cherry blossom

A Long-Awaited Hug

Love pours down on Joy Kogawa’s cherry tree

Sometimes all you have to do is ask. Earlier this winter volunteers at Historic Joy Kogawa House asked knitters from across Vancouver to help them cheer up the dying cherry tree that stands just outside the back gate at 1450 West 64th Avenue in Vancouver.

“The 60-year-old tree was leaking sap, branches had been snapped by passing trucks—it really looked sad this winter,” said Ann-Marie Metten, executive director of the writing program that welcomes writers to live and write at the house for three months each year.

But soon the tree will be a cloud of pink blossoms and an early sign of spring. On Sunday, March 6, 2 to 3:30pm, local knit graffiti artists Leanne Prain and Mandy Moore, authors of Yarn Bombing: The Art of Knit and Crochet Graffiti (Arsenal, 2010), will cover the tree with knitted blossoms. A fire truck and fire fighters from Fire Hall No. 22 will be on hand to lift the writers into the tree so they can safely sew blossoms in place.

Knitters from across Greater Vancouver have come together to knit and crochet pink blossoms over the past two months. Knit-ins have filled the tiny living room of the 1912 bungalow that Joy Kogawa writes about in her children’s picture book, Naomi’s Tree, a story of friendship, forgiveness, remembering, and love.

A knit-in Monday night in Council Chambers at Vancouver City Hall had volunteers sitting in Councillors’ chairs as they spun pink yarn into delicate blossoms. Young knitters at Bowen Island Community School crafted beautiful blossoms under the guidance of local knitter Anne Mann, who brought friends in to help the students with their knitting.

Blossoms have arrived in packages from Oregon and California, from across Canada, and from as far away as Kingscliff, New South Wales. “The most rewarding moment was when three small children arrived at the house and lifted a branch full of blossoms from the hatchback of their mother’s car,” Metten says. The little cherry tree survived yesterday’s wind and rain, and stands planted in the front garden at the house.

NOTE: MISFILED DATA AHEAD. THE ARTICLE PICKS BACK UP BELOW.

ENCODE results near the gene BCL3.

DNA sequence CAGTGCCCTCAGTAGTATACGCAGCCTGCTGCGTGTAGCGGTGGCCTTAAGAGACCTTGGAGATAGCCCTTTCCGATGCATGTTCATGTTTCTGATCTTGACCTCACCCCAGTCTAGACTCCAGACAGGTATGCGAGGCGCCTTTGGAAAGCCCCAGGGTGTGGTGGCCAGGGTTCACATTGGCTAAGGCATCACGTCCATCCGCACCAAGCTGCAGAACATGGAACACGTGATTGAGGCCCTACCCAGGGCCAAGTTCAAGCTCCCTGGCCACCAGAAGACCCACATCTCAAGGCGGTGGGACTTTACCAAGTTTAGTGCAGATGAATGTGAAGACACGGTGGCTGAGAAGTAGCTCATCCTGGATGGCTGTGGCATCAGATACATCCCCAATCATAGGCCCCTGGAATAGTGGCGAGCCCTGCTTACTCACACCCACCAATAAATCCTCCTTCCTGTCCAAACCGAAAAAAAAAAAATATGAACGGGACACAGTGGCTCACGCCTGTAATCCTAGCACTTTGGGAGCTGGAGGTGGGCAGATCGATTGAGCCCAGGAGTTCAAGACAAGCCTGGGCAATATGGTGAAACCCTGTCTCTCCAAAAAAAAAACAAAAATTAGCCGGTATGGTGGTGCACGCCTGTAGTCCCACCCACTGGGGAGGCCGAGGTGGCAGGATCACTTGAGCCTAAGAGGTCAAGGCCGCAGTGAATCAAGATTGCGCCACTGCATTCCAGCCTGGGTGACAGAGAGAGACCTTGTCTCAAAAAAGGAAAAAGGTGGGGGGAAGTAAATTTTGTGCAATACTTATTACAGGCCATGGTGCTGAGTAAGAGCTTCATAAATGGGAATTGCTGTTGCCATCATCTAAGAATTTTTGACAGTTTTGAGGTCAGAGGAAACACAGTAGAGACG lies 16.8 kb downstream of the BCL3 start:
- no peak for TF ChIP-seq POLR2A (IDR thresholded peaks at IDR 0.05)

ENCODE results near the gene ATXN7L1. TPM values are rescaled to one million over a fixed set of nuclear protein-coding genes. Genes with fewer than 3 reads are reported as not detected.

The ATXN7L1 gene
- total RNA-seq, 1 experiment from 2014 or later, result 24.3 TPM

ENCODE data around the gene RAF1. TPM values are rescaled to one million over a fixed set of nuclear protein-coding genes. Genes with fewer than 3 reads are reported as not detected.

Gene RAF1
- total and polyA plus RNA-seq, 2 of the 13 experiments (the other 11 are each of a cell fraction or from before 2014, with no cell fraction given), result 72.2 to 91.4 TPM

It is the mother tree standing behind the house that on Sunday will show signs of the love that knitters and writers have showered upon it.

Media interviews with the knit graffiti artists are welcome before Sunday’s event. Thanks to Shaw Multicultural Channel, our media sponsor.

Yarn Bombing at Historic Joy Kogawa House

Help writing blossom at Historic Joy Kogawa House! Join Leanne Prain and Mandy Moore, co-authors of the book Yarn Bombing: The Art of Crochet and Knit Graffiti (Arsenal Pulp Press), as we cover the Joy Kogawa cherry tree in hundreds of knitted blossoms.

You are invited to come and knit or crochet pink cherry blossoms to help cover this historic tree, whose story is told in Joy Kogawa’s Naomi’s Tree, a picture book about friendship. Knitters and crocheters of all levels are welcome to attend these FREE events.

Join one of these two community knit-ins at the Historic Joy Kogawa House, 1450 West 64th Avenue, Vancouver, on:

Sunday, January 23, 2 to 3:30pm
Saturday, February 5, 2 to 3:30pm

Or help to stitch all of the cherry blossoms into place at Historic Joy Kogawa House on:

Sunday, March 6, 2 to 3:30pm